The novel was structured in an epistolary framework...which I dearly love! Shelley's writing really resonated with me. I enjoyed her ability to weave emotion, I enjoyed the plot momentum, and my heart shattered often for the 'monster'. The monster was so well described and portrayed that he became for me the emotional strand for the entire novel. This is just my opinion, but the 'Wretch' is among the finest literary creations ever penned. Victor Frankenstein was of course the villain of the work. His treatment of the monster was detestable, and despite this, I still found myself irresolute and vacillating over Frankenstein. Shelley masterfully helped me see past my disgust and disdain for him. In fact, I came to understand and appreciate Frankenstein’s very human position - though not enough for me to disregard his lack of compassion, but I did find him a very tragic though egotistical figure.
You should most certainly take the time to read this classic novel. It will forever be on my all time favorite list. The excellent prose, the imagery, the emotion and the characters are all supremely extraordinary. I'll leave you with a few of my favorite quotes:
“Solitude was my only consolation — deep, dark, deathlike solitude.”
“My heart was fashioned to be susceptible of love and sympathy, and when wrenched by misery to vice and hatred, it did not endure the violence of the change without torture such as you cannot even imagine.”
“Life, although it may only be an accumulation of anguish, is dear to me, and I will defend it.”
“I have love in me the likes of which you can scarcely imagine and rage the likes of which you would not believe. If I cannot satisfy the one, I will indulge the other.”
Mary Wollstonecraft Shelley
30 August 1797 – 1 February 1851
Somers Town, London
As stated in the previous blog post, I took up the R.I.P. challenge (R.eaders I.mbibing P.eril) - The Hound of the Baskervilles by Arthur Conan Doyle was first. A legendary curse has claimed one more victim. Sherlock Holmes is called in to examine.
Sir Henry Baskerville is the heir of his late Uncle Charles' Estate in Dartmoor. Sir Charles Baskerville is dead with no signs of violence; notwithstanding the terrified face displayed on his lifeless body. Dr. James Mortimer, the uncle's personal physician comes to Holmes to ask for assistance. Local legend is that Sir Charles was killed by a ghostly hound that haunts the moor to avenge the sins of one of the Baskerville ancestors. That ancestor was Hugo Baskerville, and the rumor is that a hideous and devilish hound-like beast had torn out the throat of Hugo many years before. Mortimer confides to Holmes that he found a hound’s footprint at the scene of Charles death. Has the ghostly demon attacked again? More importantly, is Sir Henry Baskerville now in imminent danger?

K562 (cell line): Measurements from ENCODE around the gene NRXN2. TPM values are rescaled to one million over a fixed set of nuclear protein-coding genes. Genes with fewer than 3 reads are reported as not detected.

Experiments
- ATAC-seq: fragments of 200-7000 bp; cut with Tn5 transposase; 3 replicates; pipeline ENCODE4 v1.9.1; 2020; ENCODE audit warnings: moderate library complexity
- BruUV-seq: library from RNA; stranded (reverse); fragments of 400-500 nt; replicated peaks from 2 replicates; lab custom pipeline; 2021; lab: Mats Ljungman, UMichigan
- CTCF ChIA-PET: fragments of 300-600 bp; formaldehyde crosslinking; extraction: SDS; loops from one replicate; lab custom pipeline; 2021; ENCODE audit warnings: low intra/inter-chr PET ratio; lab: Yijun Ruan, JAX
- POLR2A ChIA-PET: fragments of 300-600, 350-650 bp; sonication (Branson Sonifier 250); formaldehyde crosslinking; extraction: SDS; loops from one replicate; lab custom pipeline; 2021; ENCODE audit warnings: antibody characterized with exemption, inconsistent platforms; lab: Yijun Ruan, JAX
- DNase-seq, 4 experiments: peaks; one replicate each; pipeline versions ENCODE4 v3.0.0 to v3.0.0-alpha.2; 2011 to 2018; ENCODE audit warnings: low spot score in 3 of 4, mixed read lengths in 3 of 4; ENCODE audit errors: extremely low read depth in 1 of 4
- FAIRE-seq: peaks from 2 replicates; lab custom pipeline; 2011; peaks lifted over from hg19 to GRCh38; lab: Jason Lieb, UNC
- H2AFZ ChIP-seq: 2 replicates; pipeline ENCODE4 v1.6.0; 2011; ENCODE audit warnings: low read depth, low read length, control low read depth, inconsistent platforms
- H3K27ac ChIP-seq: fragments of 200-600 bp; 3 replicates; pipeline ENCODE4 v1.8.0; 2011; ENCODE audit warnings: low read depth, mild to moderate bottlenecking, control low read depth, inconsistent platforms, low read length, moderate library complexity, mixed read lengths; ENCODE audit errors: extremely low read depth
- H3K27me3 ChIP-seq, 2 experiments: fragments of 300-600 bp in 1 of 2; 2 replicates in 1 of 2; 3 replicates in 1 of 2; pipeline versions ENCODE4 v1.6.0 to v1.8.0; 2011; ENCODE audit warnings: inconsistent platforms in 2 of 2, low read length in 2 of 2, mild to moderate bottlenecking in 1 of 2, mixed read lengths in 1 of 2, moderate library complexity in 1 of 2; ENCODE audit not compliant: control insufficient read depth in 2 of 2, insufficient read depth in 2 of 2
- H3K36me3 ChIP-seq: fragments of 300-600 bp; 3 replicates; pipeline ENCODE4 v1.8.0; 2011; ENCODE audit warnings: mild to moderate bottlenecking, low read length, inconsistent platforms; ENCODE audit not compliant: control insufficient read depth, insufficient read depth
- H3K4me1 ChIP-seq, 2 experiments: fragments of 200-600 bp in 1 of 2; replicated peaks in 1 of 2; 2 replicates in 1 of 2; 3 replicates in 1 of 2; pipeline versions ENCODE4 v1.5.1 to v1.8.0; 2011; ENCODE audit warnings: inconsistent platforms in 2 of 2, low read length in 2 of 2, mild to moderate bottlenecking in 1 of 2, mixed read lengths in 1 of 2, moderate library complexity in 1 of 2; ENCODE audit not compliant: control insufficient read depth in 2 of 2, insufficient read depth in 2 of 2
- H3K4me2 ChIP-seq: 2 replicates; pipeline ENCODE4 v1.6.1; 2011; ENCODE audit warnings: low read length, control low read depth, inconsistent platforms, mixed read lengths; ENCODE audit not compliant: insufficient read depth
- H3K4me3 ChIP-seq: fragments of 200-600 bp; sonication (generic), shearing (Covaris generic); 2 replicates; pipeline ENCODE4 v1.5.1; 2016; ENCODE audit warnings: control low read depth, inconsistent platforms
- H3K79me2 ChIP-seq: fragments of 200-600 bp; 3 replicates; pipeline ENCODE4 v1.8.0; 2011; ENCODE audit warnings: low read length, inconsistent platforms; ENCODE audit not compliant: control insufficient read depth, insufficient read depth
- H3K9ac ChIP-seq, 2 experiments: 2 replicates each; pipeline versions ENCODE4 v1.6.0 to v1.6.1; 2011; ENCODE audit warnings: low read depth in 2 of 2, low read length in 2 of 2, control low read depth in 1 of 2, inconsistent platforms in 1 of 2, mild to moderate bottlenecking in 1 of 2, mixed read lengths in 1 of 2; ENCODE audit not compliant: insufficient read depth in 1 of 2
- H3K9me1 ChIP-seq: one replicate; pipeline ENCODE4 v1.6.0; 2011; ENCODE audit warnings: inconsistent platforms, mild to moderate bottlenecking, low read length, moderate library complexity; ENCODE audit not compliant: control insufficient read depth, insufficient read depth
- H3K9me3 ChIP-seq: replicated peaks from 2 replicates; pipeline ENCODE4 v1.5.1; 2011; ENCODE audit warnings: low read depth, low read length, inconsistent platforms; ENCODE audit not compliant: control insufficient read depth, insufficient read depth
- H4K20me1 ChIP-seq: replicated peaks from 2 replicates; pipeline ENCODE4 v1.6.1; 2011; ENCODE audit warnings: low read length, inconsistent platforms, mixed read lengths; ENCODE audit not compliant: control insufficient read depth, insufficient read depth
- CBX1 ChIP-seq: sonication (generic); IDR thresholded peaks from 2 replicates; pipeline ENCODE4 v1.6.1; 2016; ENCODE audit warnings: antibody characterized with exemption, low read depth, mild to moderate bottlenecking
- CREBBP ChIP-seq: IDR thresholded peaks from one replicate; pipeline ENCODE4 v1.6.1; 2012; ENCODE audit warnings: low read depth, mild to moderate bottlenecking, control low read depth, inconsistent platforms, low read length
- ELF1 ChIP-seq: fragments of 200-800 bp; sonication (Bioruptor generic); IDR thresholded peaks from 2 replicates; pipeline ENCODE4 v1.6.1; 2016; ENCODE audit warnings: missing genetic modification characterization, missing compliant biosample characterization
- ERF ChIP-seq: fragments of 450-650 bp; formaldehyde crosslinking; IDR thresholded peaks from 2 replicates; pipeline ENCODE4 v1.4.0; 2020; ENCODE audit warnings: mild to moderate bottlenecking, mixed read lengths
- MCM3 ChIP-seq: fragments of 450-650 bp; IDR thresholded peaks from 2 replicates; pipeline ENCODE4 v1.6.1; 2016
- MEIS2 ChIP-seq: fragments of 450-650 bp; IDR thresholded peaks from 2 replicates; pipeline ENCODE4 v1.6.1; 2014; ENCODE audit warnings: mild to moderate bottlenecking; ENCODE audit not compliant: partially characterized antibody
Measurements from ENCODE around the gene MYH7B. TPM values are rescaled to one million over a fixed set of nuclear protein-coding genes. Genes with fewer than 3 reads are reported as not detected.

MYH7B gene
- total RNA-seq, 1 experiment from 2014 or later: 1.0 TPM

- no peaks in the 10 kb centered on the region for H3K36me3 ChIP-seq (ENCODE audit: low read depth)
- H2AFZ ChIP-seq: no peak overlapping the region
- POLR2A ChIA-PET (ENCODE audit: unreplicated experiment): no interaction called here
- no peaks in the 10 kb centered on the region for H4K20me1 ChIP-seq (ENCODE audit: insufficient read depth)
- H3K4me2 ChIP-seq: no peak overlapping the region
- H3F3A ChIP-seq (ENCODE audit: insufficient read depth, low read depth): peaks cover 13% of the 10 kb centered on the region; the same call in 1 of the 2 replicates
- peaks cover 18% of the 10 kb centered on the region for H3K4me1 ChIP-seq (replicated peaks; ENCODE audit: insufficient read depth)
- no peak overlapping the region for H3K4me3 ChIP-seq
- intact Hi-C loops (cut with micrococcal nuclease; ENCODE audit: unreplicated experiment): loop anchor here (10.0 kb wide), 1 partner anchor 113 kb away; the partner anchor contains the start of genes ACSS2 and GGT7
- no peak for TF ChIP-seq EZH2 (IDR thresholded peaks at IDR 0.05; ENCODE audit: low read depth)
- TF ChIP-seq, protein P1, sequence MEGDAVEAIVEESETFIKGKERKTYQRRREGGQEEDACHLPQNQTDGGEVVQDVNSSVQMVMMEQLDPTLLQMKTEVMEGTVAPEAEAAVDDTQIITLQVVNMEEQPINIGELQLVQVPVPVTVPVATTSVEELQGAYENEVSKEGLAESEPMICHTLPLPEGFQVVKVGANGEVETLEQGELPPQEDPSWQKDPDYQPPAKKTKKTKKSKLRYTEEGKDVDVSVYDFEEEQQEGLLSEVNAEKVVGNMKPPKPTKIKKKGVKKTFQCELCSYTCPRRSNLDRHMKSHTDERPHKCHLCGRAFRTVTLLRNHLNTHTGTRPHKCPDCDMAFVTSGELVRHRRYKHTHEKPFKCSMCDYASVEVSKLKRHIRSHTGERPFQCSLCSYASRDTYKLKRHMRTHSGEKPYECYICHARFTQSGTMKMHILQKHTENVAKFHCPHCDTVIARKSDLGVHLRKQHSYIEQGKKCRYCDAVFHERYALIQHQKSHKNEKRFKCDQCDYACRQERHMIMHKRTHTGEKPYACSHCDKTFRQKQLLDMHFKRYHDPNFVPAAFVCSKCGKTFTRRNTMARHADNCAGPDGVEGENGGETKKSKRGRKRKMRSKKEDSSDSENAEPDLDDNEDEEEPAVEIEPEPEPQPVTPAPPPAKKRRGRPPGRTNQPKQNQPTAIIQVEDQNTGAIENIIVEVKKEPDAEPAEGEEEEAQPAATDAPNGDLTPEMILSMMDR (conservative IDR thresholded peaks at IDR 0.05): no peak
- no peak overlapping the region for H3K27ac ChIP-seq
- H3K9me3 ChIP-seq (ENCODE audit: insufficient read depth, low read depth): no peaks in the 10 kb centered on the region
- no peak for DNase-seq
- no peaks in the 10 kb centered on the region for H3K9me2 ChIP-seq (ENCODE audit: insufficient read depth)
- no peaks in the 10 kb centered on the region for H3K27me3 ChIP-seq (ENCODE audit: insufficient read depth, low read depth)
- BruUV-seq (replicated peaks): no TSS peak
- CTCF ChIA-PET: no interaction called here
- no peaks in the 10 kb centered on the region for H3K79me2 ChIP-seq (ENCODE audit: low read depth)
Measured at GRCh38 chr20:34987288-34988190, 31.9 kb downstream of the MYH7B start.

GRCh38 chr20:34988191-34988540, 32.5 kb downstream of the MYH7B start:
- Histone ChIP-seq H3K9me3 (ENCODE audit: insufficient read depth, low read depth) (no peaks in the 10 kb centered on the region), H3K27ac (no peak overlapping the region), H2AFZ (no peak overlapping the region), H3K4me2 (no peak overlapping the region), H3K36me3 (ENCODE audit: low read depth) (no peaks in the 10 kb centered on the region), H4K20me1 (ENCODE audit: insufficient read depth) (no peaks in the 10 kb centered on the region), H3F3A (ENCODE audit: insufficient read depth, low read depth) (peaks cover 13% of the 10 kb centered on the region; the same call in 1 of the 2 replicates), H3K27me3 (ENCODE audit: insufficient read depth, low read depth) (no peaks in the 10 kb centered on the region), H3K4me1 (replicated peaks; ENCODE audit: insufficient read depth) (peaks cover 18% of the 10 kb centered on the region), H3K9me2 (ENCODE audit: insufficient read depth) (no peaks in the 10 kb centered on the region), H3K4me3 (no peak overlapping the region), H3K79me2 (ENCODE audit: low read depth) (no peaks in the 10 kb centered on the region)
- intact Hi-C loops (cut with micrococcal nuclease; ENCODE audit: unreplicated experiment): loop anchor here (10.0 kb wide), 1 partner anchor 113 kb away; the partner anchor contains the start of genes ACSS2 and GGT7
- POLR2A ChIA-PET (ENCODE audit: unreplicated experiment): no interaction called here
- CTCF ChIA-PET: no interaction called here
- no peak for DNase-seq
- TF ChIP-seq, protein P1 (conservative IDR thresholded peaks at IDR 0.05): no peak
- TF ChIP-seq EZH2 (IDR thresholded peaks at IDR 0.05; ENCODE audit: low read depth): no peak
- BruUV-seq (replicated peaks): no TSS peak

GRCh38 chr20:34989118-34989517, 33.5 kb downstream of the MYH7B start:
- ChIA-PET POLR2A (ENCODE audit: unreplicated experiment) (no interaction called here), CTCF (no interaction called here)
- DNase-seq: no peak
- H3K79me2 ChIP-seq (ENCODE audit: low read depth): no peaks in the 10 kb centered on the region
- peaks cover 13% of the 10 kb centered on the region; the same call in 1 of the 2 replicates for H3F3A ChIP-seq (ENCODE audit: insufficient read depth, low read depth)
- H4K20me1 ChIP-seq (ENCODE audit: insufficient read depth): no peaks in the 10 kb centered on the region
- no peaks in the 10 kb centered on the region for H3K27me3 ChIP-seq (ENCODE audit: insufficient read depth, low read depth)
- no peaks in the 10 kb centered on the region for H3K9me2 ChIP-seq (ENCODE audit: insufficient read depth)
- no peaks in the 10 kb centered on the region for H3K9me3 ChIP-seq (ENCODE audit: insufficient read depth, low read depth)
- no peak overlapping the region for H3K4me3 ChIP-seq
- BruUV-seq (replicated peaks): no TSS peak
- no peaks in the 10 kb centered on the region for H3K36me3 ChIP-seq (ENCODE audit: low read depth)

Intrigued, Holmes takes the case, and it becomes more interesting when Holmes spots a man following them in London and someone steals one of Sir Henry’s boots. Surprisingly, Holmes doesn’t go to Dartmoor, instead he sends Watson to investigate and report his findings. Watson indeed finds strange occurrences: suspicious-acting servants, a dangerous convict loose on the moor, and of course, the legend of the hound.
Doyle marvelously manages all of the intricate relationships in this story. I especially enjoyed the dynamics of the partnership between Holmes and Watson. I was ceaselessly amused by the two detective's dialogue and their quirky interactions. The characters of Holmes and Watson are truly iconic in this tale. The creepy plot was also brilliant and the atmosphere was quite suspenseful. It may be my favorite of the Sherlock Holmes stories. I'll leave you with a few memorable quotes.
"The world is full of obvious things which nobody by any chance ever observes." (p. 31)
"The devil’s agents may be of flesh and blood, may they not?" (p. 32)
"The setting is a worthy one, if the devil did desire to have a hand in the affairs of men." (p. 32)
"There's a light in a woman's eyes that speaks louder than words." (p. 94)
"Evil indeed is the man who has not one woman to mourn him." (p. 143)
Arthur Ignatius Conan Doyle
22 May 1859 - 7 July 1930
Edinburgh, Scotland, United Kingdom
I don't often participate in the reading challenges I come across on the internet. I'm an eclectic reader, and as such, I have to be in the mood for a certain genre/type of book, and usually, I'm not in the mood for whatever book challenge is making the rounds. Also, I'm diligently attempting to finish all of the books I own without ascertaining any new material. This year however, I am of the inclination to participate in a spooky, scary, super-natural event. I happened upon this affair while visiting my friend's blog yesterday, so I owe her a big 'Thank You' and the credit for my attendance in the R.I.P. challenge. You can visit her site here: Dolce Bellezza - It also conveniently happens that I own both of the books I'll be reading for this perilous and precarious challenge. They will be in this order; The Hound of the Baskervilles by Arthur Conan Doyle, and Frankenstein by Mary Shelley. Happy Reading!